Who Invented Peanut Butter?
Who invented peanut butter? During the year that NASA astronaut Peggy Whitson spent aboard the International Space Station, she noticed something unusual: her taste in food changed. “My favorite space food was peanut butter,” she said. “I'm not a big fan of it on the ground, but couldn't get enough of it in space."
The reason? Weightlessness changes an astronaut’s taste buds, so food tastes different and usually blander. Thus, space explorers prefer spicier foods, tart beverages and strong seasonings such as salsa. Even foods that a person might not like on Earth can taste better in space.
Fortunately for peanut growers, most people don’t have to go into space to appreciate this nutritious food. The ancient Aztecs and Incas invented peanut butter by roasting the nuts and mashing them into a paste. The paste was hard to spread and had a somewhat bitter taste, however. It was not until later when vegetable oil was added and modern mixing machines were invented, that peanut butter got its smooth texture.
The ancient Aztecs and Incas are believed to be the ones who invented peanut butter long before modern peanut butter became popular.
Some people say that George Washington Carver invented modern peanut butter during the late 1800’s. A slave turned businessman, Carver helped to popularize the growing peanuts in the American South and also published recipes that included peanut butter. Others dispute this claim.
Some people say that it was George Washington Carver (above) who invented peanut butter, but Marcellus Gilmore Edson was the first person to patent modern peanut butter in 1884.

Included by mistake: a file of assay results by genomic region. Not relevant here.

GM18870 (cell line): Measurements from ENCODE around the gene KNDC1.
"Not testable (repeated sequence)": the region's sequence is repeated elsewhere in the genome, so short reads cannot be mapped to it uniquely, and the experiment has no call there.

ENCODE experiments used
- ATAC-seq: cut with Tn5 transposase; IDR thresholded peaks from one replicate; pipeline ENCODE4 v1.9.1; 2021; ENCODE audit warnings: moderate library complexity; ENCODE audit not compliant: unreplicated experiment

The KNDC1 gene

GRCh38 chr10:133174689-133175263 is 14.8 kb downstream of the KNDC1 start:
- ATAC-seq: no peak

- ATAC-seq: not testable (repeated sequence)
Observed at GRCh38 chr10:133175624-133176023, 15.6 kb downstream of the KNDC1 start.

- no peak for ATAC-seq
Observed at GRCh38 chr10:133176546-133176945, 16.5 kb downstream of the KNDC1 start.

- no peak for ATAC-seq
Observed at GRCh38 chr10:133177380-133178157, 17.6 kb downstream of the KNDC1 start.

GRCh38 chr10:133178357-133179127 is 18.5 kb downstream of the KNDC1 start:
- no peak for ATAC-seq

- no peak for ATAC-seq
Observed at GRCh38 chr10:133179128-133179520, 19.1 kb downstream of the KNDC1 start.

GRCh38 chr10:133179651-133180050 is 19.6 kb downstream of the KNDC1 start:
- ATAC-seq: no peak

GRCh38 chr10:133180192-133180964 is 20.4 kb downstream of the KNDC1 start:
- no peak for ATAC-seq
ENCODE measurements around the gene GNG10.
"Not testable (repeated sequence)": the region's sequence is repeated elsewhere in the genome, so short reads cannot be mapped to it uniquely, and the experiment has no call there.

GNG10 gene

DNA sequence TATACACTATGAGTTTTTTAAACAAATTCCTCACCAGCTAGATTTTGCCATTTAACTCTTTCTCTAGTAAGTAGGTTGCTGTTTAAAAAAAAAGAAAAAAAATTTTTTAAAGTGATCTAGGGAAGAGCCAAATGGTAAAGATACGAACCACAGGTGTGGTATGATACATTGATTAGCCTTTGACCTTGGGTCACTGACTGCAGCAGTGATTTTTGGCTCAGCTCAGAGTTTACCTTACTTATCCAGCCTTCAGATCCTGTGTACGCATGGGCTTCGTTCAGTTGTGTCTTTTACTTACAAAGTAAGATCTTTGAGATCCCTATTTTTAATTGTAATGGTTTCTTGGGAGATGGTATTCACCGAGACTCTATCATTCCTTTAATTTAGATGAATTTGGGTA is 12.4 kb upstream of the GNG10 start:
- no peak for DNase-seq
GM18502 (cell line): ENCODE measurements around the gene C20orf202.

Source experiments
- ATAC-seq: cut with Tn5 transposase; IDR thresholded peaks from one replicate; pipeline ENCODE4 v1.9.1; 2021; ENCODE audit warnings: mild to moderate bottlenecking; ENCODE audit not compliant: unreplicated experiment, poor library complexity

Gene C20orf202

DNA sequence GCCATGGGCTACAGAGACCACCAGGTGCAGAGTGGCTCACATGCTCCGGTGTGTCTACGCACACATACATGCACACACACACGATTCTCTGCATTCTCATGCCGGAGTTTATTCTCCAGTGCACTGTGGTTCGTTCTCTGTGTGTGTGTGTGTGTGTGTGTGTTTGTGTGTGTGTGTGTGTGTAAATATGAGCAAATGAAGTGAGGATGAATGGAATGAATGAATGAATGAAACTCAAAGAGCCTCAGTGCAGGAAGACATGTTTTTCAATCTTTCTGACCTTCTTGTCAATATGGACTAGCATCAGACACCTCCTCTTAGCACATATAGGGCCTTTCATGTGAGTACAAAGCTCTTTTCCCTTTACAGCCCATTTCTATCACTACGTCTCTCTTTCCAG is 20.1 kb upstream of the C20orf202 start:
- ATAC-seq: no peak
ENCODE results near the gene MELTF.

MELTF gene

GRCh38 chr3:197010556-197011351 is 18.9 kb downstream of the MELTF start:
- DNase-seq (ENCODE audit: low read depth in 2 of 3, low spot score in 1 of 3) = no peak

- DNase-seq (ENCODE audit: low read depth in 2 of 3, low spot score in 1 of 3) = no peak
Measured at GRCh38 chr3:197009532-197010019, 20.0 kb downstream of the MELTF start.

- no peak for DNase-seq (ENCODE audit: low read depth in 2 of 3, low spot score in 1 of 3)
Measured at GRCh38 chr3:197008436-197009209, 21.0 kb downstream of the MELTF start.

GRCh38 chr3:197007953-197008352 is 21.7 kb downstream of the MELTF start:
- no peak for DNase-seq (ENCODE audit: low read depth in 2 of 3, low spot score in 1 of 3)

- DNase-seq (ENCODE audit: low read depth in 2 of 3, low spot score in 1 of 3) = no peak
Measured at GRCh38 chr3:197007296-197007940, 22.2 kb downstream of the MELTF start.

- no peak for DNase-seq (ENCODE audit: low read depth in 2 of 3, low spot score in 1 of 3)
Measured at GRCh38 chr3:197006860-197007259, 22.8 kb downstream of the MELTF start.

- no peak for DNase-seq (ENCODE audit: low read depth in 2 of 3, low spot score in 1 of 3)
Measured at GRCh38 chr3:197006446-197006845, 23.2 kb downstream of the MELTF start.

A Canadian inventor, Marcellus Gilmore Edson, was the first person to patent peanut butter in 1884. Dr. John Harvey Kellogg – of Kellogg’s breakfast cereal fame – received a patent for a "process of preparing nut meal" that made use of peanuts in 1897.
Peanut butter became increasingly popular throughout the 20th century. It took a giant leap into space on May 24, 1962, when Mercury astronaut Scott Carpenter roared into space aboard Aurora 7. Carpenter carried small food cubes that had been developed by the Pillsbury Company’s chief food technologist, Howard Bauman. These were the first solid foods eaten by an American astronaut in space.
Space Food Sticks TV Commercial
Pillsbury later developed these food cubes into a product called Space Food Sticks. An early forerunner of today’s energy bars, the food sticks came in peanut butter and other flavors. A version of the snack food was sent aloft in 1972 with Skylab 3 astronauts Gerald Carr, Ed Gibson and William Pogue.
As the Apollo program wound down, the popularity of Space Food Sticks declined. By the late 1980s, the product had disappeared from American grocery shelves, although it remained in continuous production in Australia. In fact, they are the favorite snack of Olympic gold medal swimmer Ian Thorpe.
In 2000, Retrofuture Products owner Eric Lefcowitz launched his website, Retrofuture.com, and featured an article about the classic food. The article generated enormous interest among people who fondly remembered the energy bar from their youth.
Lefcowitz brought back Space Food Sticks in 2006 with two flavors, peanut butter and chocolate. Thus, the connection between the tiny peanut and America’s space program was revived. Today, you can purchase Space Food Sticks at places such as the Johnson Space Center and Kennedy Space Center Visitor’s Center, the Smithsonian Air & Space Museum, and the Adler Planetarium. There are also places online to purchase these retrofoods.
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